4)  VBScript is basically a subset of VBA.  You can do a lot of the same things you can do in VB.

Basically, in Active Server Pages, you can run VBScript on the server or the client.  Since the client browser is unknown (and netscape does not like VBScript), you want to run it on the server.  This VBA will call your ActiveX Objects, get data, and build HTML to present it.  

If you are certain you only need IE support, then you can go with ActiveX documents.  These documents can communicate with the server via DCOM to get the data they need.

Expert Comment

ID: 1462386
It is better idea to put the database at the server side in your case.
There are three ways in which you can make your client communicate to the server which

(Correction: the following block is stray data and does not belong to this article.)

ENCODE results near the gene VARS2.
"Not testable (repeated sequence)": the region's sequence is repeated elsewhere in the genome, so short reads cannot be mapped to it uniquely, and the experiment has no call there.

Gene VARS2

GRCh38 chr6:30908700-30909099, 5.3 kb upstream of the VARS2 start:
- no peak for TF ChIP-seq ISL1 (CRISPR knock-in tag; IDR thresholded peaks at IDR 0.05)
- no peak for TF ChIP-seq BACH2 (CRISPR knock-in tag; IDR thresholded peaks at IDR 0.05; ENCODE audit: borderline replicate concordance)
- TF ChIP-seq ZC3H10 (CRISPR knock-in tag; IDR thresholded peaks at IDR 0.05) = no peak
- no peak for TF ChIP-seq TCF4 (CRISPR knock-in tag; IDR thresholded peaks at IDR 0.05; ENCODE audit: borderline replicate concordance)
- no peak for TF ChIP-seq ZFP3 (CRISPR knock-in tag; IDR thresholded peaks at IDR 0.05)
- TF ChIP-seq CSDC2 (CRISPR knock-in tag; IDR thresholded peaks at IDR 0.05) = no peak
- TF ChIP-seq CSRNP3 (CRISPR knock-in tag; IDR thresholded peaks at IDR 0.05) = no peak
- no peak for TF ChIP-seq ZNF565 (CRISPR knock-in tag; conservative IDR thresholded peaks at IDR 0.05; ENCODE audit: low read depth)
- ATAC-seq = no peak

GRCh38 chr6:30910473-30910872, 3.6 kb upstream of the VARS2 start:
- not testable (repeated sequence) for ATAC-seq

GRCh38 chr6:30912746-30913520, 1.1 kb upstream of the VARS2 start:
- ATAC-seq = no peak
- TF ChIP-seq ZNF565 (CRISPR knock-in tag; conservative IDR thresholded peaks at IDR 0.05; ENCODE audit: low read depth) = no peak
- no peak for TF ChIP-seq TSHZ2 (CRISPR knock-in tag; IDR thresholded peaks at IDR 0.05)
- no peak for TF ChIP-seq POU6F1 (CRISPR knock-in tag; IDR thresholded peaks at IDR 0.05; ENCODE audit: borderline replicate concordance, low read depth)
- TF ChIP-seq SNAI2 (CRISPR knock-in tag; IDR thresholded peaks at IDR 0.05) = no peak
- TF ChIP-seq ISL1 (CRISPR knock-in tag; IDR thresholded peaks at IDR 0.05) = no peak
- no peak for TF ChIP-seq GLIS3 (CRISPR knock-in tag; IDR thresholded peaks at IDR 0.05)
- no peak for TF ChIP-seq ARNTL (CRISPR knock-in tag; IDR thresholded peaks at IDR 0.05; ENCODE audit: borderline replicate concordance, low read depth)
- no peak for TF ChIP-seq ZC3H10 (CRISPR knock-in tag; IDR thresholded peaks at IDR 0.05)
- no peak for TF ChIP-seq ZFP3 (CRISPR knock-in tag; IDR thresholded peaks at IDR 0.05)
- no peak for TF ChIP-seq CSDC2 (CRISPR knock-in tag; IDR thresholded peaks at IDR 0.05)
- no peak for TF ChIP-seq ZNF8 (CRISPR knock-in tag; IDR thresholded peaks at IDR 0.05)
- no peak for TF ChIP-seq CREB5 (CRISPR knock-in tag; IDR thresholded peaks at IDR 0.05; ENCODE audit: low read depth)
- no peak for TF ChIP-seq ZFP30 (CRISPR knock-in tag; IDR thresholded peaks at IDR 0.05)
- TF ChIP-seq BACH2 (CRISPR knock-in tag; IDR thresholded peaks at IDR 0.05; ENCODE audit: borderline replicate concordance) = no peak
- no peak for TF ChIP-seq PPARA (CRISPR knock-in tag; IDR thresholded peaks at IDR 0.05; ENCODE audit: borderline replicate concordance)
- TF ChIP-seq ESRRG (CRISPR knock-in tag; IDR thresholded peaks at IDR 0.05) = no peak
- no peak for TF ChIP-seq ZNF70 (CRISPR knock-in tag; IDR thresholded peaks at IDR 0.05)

ofcuorse, developable easily in visual basic. You can establish communication to the client and the server using winsock control, remote automation and through Dcom.
If you are totally build your application through VB then no need to know about ASP and VBscript.
You can make your client component as either activex control or as active document( well suported by IE and the web browser control provided with the vb).
Server component is going to be a activex exe in case of remote automation and DCOM.
server component can be standard exe with the winsock control.
Talking about ASP you can go for the book from the microsoft pree "Active server pages" a good one.
If you are interested in vbscript lot of books like Dummies which will give a good startup


Expert Comment

ID: 1462387
Sorry to reject your answer it has been of some help, as has anthonyc's comment.  There's a few things I'm not clear on yet.


You mentioned in relation to VBscript that it will build HTML pages - does this mean that we can avoid using (and therefore having to learn) HTML. ?

I'm not to clear on the meaning of 'Active Server Pages' please could you enlarge on this or give a definition?